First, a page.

Turkey’s 2001 banking crisis was a useful education for its financial institutions and regulator. Some claim the experience undermined its appetite for the structures blamed for those problems – and those are at the heart of the credit problems today.
“Particularly after what happened in 2001, I think the market perceives a high level of regulation as a good thing,” said Caroline von Nathusius, an associate at Linklaters. She praised the Banking Regulation and Supervision Agency (BRSA) for having the flexibility to supplement its rigorous approach to market oversight with regular consultations and feedback to keep its regime relevant.
The BRSA has provided “perfect supervision” for Turkey in the recent volatile global environment, said Tolga Egemen, executive vice president of financial institutions and corporate banking at Garanti in Istanbul. He praised the regulator for having done “an excellent job,” while conceding the opinion held by others in the market that its regulatory fervour has been being over-zealous. It has, he said, played an important role in shielding the country from the worst excesses of the credit crunch.
Turkish institutions are subjected to relatively high capitalisation and daily reporting requirements. The measures have helped its institutions but have also had a negative impact, driving business offshore, where regulation – and tax – are more favourable. Nonetheless, Turkish banks are reasonably profitable. Egemen called the profitability of Turkish institutions “satisfactory”, pointing to Garanti’s 27% return on equity in 2007.
Certainly, Turkish institutions were only marginally exposed to toxic sub-prime mortgages or other instruments that were hit hardest by widening spreads. However, it is not a regulatory straightjacket but a lack of sophistication that has kept Turkish institutions out of the securitised products at the heart of the recent credit crunch, according to Beat Siegenthaler, chief strategist for emerging markets at TD Securities in London. “They are not involved in these kinds of instruments because they don’t have the ability to manage them,” he said. “If they had the chance to do them they would.”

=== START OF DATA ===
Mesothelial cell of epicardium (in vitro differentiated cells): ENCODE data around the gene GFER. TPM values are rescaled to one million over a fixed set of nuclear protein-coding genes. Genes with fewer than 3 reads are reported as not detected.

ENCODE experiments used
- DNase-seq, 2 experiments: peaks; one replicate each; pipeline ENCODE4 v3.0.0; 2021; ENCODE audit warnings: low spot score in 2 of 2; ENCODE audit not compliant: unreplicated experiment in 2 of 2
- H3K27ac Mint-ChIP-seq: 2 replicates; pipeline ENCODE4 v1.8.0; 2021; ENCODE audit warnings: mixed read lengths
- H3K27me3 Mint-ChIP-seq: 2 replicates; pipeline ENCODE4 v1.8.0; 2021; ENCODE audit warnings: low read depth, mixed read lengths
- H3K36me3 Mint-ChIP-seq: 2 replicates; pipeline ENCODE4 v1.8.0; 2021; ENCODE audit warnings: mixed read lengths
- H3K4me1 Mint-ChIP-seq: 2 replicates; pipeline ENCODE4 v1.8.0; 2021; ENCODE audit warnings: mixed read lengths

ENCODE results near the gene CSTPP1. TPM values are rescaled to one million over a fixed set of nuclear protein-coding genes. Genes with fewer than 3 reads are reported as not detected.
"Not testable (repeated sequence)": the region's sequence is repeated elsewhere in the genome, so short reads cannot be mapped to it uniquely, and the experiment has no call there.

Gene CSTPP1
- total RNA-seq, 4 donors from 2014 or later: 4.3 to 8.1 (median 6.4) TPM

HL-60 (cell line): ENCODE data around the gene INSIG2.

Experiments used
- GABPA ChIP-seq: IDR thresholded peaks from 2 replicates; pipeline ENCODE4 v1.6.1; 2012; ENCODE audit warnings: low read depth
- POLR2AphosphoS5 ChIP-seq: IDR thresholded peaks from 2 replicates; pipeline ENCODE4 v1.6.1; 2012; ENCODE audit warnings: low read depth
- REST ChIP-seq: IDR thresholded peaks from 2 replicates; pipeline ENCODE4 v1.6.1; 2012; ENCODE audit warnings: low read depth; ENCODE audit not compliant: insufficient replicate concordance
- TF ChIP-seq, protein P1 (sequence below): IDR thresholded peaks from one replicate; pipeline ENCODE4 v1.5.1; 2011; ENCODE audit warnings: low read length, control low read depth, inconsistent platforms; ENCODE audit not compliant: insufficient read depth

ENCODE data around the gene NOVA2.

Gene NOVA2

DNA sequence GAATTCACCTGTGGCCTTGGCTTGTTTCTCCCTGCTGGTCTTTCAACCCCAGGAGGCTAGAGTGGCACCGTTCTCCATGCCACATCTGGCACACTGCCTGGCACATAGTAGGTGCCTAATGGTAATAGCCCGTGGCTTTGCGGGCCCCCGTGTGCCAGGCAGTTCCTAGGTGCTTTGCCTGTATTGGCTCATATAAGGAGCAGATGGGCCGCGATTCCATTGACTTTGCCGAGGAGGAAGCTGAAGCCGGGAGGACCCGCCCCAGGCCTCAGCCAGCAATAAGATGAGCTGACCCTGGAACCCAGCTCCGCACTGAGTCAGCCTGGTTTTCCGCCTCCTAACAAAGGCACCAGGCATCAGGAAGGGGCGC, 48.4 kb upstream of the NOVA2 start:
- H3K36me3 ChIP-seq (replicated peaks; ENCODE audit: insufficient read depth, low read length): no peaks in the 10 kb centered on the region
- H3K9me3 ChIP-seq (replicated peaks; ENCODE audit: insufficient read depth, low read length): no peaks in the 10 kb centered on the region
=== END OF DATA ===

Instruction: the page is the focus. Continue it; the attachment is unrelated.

Tolga Ediz, emerging market strategist at Lehman Brothers in London, has an even simpler theory: structured products have failed to take off in Turkey because they are not profitable in a country with such high interest rates. As rates fall, structured products will gain traction, he predicted.
Whatever reason Turkish banks had for abstaining from structured credit business, “if the profits being made out of these CDOs had continued for another three years perhaps we would have ended up considering getting involved,” Egemen said, before adding: “I don’t think the regulator would ever have let us join in.”
“If the banking system was reckless I doubt the regulator would be able to hold it back,” said Siegenthaler. In fact, the biggest influence on the markets has been the large number of foreign players active in it, he said.
It is certainly possible to see parallels between 2001 and the most recent banking crisis. In Turkey’s own crisis, T Bills were being repo’d overnight to keep them off balance sheet. In 2007 institutions were warehousing their positions off balance sheet in conduits – the same risks, and the same lessons there to be learned. It seems an economic imperative that such crises occur periodically to remind bankers there are no free lunches in the financial marketplace.
When the current crisis is over, global regulatory standards will tighten, putting the BRSA’s regulatory philosophy in the mainstream, predicted Egemen. This view is to see the credit crunch as a nail in the coffin of the light-touch, principles-based regulation favoured by the UK, Germany and others.
There is little doubt global regulators will respond with increased regulation. As other regulators get stricter Turkey’s own regime will start to look relatively better, which may help keep more business onshore.